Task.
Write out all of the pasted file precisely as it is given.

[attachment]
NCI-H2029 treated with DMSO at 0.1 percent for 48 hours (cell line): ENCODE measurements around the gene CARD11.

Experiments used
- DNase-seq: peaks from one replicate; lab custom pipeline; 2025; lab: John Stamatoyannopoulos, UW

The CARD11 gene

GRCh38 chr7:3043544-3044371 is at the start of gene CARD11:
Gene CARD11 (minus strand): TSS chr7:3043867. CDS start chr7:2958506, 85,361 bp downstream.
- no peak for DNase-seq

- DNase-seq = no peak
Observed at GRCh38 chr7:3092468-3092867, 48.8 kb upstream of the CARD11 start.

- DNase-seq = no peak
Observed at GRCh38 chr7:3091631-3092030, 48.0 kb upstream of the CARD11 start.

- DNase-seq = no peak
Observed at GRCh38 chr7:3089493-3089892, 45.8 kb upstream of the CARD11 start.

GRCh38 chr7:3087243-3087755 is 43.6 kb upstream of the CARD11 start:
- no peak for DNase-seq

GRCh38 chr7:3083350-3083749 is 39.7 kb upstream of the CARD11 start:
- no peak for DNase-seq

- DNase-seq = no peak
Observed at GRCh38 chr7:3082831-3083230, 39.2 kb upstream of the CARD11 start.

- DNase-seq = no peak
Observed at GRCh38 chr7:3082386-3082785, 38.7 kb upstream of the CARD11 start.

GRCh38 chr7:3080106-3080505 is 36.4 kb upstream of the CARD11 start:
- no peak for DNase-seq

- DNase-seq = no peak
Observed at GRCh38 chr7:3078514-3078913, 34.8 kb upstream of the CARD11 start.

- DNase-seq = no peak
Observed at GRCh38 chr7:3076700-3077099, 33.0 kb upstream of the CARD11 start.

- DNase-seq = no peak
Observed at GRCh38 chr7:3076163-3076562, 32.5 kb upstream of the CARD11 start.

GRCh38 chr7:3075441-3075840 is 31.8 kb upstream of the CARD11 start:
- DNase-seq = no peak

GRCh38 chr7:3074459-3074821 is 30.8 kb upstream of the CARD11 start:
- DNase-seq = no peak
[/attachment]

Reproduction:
NCI-H2029 treated with DMSO at 0.1 percent for 48 hours (cell line): ENCODE measurements around the gene CARD11.

Experiments used
- DNase-seq: peaks from one replicate; lab custom pipeline; 2025; lab: John Stamatoyannopoulos, UW

The CARD11 gene

GRCh38 chr7:3043544-3044371 is at the start of gene CARD11:
Gene CARD11 (minus strand): TSS chr7:3043867. CDS start chr7:2958506, 85,361 bp downstream.
- no peak for DNase-seq

- DNase-seq = no peak
Observed at GRCh38 chr7:3092468-3092867, 48.8 kb upstream of the CARD11 start.

- DNase-seq = no peak
Observed at GRCh38 chr7:3091631-3092030, 48.0 kb upstream of the CARD11 start.

- DNase-seq = no peak
Observed at GRCh38 chr7:3089493-3089892, 45.8 kb upstream of the CARD11 start.

GRCh38 chr7:3087243-3087755 is 43.6 kb upstream of the CARD11 start:
- no peak for DNase-seq

GRCh38 chr7:3083350-3083749 is 39.7 kb upstream of the CARD11 start:
- no peak for DNase-seq

- DNase-seq = no peak
Observed at GRCh38 chr7:3082831-3083230, 39.2 kb upstream of the CARD11 start.

- DNase-seq = no peak
Observed at GRCh38 chr7:3082386-3082785, 38.7 kb upstream of the CARD11 start.

GRCh38 chr7:3080106-3080505 is 36.4 kb upstream of the CARD11 start:
- no peak for DNase-seq

- DNase-seq = no peak
Observed at GRCh38 chr7:3078514-3078913, 34.8 kb upstream of the CARD11 start.

- DNase-seq = no peak
Observed at GRCh38 chr7:3076700-3077099, 33.0 kb upstream of the CARD11 start.

- DNase-seq = no peak
Observed at GRCh38 chr7:3076163-3076562, 32.5 kb upstream of the CARD11 start.

GRCh38 chr7:3075441-3075840 is 31.8 kb upstream of the CARD11 start:
- DNase-seq = no peak

GRCh38 chr7:3074459-3074821 is 30.8 kb upstream of the CARD11 start:
- DNase-seq = no peak